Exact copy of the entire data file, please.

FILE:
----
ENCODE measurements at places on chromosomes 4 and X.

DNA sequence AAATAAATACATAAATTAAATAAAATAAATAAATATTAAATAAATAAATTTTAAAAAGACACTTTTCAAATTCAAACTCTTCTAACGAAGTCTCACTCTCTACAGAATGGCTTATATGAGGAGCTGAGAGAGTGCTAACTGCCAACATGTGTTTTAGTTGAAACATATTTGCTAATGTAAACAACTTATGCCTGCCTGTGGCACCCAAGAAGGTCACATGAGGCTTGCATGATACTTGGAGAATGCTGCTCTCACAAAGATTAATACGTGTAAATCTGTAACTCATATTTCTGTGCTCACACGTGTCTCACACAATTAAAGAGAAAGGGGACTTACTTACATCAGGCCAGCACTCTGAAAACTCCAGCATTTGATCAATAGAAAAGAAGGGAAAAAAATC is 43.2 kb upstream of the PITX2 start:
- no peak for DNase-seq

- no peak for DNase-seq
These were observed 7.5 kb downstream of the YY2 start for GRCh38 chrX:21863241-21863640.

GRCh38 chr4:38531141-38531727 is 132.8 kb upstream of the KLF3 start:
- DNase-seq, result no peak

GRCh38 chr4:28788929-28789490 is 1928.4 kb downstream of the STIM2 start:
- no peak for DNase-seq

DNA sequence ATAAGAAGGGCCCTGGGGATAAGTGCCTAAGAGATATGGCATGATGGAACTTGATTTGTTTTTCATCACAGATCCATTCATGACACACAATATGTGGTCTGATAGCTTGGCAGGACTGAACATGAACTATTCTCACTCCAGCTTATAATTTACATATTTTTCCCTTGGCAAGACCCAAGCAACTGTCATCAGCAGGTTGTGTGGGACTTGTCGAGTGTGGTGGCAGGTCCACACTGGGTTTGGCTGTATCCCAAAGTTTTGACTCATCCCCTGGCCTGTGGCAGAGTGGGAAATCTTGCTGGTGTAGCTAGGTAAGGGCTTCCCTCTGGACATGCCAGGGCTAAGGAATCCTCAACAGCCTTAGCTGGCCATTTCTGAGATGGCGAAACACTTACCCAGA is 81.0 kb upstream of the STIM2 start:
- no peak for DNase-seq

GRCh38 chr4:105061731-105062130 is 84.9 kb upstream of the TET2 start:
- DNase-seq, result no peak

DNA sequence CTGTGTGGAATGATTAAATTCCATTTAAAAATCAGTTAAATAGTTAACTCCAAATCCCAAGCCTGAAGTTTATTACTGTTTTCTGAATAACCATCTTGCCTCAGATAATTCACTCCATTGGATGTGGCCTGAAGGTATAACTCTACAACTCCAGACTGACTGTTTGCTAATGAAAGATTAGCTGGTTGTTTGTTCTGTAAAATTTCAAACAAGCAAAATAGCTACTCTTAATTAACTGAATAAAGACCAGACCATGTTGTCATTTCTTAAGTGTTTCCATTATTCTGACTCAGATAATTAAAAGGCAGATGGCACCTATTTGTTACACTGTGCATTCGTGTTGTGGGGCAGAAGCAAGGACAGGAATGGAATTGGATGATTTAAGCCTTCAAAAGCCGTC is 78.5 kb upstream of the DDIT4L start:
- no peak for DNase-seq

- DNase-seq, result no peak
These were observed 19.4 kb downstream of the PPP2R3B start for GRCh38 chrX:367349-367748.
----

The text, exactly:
ENCODE measurements at places on chromosomes 4 and X.

DNA sequence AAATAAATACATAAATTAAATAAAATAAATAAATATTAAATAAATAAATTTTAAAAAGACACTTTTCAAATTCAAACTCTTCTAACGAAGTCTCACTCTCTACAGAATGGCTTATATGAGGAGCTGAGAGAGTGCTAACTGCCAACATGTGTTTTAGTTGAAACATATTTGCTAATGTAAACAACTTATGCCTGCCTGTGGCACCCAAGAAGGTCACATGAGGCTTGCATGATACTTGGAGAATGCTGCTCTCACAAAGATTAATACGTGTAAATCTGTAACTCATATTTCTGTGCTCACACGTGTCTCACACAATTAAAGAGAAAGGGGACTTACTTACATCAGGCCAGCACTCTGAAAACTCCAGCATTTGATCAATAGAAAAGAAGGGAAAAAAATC is 43.2 kb upstream of the PITX2 start:
- no peak for DNase-seq

- no peak for DNase-seq
These were observed 7.5 kb downstream of the YY2 start for GRCh38 chrX:21863241-21863640.

GRCh38 chr4:38531141-38531727 is 132.8 kb upstream of the KLF3 start:
- DNase-seq, result no peak

GRCh38 chr4:28788929-28789490 is 1928.4 kb downstream of the STIM2 start:
- no peak for DNase-seq

DNA sequence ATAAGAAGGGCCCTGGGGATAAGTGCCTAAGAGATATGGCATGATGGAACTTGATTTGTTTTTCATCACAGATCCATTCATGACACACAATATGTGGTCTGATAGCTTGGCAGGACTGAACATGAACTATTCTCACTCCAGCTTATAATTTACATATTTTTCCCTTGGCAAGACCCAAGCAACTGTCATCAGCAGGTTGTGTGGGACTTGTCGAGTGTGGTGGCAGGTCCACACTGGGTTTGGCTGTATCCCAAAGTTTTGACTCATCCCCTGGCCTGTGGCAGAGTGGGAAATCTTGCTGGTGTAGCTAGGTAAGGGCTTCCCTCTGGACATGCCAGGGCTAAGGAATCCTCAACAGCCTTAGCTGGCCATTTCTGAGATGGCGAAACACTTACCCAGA is 81.0 kb upstream of the STIM2 start:
- no peak for DNase-seq

GRCh38 chr4:105061731-105062130 is 84.9 kb upstream of the TET2 start:
- DNase-seq, result no peak

DNA sequence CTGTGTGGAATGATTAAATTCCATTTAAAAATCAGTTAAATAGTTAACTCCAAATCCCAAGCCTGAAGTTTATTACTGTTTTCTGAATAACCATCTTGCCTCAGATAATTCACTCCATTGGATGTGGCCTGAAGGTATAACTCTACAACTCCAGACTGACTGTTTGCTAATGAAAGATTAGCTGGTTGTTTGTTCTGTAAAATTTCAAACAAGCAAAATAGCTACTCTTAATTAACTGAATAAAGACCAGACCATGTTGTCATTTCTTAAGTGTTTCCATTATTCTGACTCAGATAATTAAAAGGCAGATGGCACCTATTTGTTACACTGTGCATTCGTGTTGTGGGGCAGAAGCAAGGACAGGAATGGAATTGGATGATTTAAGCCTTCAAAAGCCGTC is 78.5 kb upstream of the DDIT4L start:
- no peak for DNase-seq

- DNase-seq, result no peak
These were observed 19.4 kb downstream of the PPP2R3B start for GRCh38 chrX:367349-367748.